In college, approach an astrophysics department/professor for a sumner internship (paid or not), helping a research group. That will show you soon enough the guts of the job.


Edited by sanbai, 20 May 2021 - 10:20 AM.

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#41 rockethead26

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Posted 20 May 2021 - 09:55 AM

To the OP, remember too, that the field of astronomy is no longer limited to physics, astrophysics and planetary science. Careers are now open to astrochemistry, astrobiology and astrogeology where the udergraduate work is in the specified field with graduate work focused on the astro/planetary sides.


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#42 sunrag

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Posted 20 May 2021 - 01:42 PM

I too wish I could have studied Astronomy. Will be nice to have access to the best telescopes in the world!

But after reading AstroVPK's post, I was reminded of my own struggles with getting a Ph.D and doing Post-doc - don't ever want to re-live that again. 


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#43 siriusandthepup

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Posted 20 May 2021 - 03:51 PM

 

My recommendation would be to start a major in physics and realize which topics one likes the most.

My recommendation as well. (I also have a BS in Physics).

 

To be clear - one of the most clarifying thoughts about Physics that I have heard (don't remember where): "You don't get into Physics to learn answers - You get into Physics to learn new questions". Physics will give you a basis for that process.

 

My math skills don't support an advanced/doctoral Astronomy degree. I know that. How do I know? Because I struggled to get through the undergrad high level math and math intensive physics (or insert any engineering degree here) courses. And I studied with students that had those skills. They did the high level math without any stress at all, it was like breathing to them, effortless. I respect those individuals and know that I'm not one of them.

 

Never take Physics to find answers, that's Philosophy. smile.gif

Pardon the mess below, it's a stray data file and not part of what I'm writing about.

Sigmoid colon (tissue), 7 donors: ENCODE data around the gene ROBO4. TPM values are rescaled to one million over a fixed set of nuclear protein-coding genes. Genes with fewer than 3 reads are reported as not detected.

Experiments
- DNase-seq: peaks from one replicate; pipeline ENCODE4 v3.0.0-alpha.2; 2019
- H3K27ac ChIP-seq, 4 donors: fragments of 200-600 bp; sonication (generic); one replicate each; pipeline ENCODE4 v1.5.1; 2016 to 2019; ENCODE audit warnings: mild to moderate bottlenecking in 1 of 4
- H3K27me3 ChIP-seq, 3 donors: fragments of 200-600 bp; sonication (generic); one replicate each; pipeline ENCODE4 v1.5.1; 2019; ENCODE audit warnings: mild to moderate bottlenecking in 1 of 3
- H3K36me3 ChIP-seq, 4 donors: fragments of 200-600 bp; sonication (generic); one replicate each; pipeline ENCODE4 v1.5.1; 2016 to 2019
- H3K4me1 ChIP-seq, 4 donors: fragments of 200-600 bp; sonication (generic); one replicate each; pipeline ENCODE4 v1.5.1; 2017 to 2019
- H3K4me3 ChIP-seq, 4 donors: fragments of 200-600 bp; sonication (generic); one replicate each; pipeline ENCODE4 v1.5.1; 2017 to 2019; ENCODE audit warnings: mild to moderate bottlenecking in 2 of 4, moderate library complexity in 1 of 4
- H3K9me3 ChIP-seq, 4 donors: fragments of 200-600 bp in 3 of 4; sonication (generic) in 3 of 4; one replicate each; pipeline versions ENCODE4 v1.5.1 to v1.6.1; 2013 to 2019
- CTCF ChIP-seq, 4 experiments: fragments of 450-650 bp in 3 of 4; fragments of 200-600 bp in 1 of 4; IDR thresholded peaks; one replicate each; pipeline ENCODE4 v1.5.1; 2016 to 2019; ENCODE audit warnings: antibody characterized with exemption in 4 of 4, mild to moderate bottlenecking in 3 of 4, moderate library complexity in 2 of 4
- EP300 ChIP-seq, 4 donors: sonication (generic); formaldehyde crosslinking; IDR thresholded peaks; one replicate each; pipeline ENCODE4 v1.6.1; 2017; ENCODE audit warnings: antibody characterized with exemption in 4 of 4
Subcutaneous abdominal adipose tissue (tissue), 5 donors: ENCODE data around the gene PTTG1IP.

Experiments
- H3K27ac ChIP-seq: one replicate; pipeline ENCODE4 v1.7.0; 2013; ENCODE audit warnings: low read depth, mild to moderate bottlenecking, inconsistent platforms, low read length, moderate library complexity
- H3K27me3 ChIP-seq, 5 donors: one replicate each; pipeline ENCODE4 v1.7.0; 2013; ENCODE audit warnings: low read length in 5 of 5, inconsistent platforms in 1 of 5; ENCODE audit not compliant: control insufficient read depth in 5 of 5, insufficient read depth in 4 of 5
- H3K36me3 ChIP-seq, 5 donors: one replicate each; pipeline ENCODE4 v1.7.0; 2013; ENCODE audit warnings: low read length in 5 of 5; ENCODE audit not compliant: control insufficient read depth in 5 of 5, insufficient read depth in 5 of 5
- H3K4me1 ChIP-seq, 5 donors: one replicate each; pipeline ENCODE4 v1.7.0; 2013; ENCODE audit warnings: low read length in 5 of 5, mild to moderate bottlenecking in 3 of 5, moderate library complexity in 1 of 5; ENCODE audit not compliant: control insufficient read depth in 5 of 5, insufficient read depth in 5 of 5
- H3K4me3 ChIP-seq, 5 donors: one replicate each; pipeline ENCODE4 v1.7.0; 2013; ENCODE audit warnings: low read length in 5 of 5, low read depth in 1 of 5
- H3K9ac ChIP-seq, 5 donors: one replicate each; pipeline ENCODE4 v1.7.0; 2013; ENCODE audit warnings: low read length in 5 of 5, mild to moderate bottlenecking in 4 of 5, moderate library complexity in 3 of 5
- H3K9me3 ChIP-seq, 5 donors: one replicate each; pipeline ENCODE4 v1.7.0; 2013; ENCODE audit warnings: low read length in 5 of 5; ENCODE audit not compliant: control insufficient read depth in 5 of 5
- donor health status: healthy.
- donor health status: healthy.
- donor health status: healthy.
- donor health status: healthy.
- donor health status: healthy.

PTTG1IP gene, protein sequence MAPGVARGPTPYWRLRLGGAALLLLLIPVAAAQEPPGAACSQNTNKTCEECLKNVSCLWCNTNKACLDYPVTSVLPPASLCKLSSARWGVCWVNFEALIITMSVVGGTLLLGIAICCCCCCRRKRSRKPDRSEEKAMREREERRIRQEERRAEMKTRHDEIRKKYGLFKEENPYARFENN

If you resemble me in this - get a Physics undergrad for yourself. Then look for something that you enjoy doing to make some money. Something easier - like making semiconductor chips or running a commercial power plant. Then you can afford some astronomy toys/telescopes and support a family. No shame in that path either.


Edited by siriusandthepup, 20 May 2021 - 03:52 PM.

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#44 Astro-Master

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Posted 20 May 2021 - 04:06 PM

When I was 12 years old and bought my first telescope I thought it would be great to be an astronomer and get to look through large telescopes.  My Dad took me to Mt. Palomar several times, and I dreamed about being able to look through the giant 200" telescope.

 

During my high school years I learned just how hard it would be to become an astronomer, and just how little time they had using the telescope.  All I wanted to do was to explore the heavens with a big telescope.

 

It was sometime in the 1980's when the local astronomy club (SDAA) was invited to use the 60" telescope at Mt. Palomar on 4 different nights when it happened, by a twist of luck, or fate, a lightning storm had knocked out the power on Mt. Palomar on one of those nights, and the backup generators were not working well enough for the research computers on the 200" scope.